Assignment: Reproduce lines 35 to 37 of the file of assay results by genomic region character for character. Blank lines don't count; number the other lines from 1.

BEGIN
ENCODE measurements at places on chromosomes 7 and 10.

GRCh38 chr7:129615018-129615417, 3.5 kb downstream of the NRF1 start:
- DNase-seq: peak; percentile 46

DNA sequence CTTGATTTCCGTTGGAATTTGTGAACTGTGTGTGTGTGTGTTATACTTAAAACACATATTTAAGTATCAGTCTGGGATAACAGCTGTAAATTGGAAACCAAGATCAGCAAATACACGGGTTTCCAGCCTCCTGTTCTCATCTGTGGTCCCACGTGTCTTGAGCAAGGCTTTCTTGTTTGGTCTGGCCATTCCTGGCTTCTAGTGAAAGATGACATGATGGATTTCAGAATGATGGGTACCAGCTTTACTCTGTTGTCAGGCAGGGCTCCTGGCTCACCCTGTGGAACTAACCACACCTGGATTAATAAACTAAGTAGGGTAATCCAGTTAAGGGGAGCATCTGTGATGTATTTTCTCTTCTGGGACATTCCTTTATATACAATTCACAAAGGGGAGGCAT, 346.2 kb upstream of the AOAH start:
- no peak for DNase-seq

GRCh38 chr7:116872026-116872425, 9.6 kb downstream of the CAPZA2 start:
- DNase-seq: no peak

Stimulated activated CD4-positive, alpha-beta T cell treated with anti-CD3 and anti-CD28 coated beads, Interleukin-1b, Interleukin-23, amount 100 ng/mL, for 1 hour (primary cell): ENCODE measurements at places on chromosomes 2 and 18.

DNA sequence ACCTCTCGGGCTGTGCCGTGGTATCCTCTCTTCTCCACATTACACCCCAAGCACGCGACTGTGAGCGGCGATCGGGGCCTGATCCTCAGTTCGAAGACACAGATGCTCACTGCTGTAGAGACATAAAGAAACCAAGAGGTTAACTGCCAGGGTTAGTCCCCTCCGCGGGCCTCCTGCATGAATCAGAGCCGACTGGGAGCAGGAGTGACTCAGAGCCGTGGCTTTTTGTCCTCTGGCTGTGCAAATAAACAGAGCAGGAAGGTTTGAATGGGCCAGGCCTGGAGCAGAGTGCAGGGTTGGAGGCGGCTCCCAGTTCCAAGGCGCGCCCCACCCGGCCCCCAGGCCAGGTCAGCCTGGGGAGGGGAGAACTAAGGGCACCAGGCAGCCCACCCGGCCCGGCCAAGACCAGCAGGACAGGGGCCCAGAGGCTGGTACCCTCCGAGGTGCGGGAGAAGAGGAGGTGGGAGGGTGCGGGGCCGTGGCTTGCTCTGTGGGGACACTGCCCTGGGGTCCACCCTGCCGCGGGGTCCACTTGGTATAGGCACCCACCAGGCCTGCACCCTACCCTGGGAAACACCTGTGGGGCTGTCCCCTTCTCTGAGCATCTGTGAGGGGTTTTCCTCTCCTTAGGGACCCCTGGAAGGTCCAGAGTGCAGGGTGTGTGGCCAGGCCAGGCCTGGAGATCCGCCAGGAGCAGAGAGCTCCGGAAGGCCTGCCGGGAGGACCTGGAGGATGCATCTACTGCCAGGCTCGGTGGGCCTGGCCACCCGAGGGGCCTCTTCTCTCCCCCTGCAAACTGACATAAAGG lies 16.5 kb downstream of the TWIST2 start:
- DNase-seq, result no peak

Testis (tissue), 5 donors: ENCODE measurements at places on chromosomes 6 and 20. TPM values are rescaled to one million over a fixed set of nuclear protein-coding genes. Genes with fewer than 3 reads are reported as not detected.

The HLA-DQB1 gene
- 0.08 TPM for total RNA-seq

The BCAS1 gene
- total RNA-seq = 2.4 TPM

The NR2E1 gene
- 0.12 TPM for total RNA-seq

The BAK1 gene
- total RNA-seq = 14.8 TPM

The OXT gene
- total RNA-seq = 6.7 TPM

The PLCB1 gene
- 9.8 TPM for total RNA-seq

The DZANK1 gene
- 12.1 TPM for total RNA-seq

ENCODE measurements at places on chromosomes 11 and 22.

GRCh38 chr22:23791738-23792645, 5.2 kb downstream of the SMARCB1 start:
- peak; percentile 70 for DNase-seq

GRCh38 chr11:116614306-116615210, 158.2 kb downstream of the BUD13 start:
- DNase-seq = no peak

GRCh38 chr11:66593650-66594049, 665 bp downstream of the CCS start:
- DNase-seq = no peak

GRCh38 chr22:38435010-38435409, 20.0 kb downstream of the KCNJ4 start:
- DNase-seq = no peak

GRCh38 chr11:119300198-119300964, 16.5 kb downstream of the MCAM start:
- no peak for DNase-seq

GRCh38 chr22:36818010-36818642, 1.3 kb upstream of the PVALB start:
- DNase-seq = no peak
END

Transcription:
GRCh38 chr11:119300198-119300964, 16.5 kb downstream of the MCAM start:
- no peak for DNase-seq

GRCh38 chr22:36818010-36818642, 1.3 kb upstream of the PVALB start: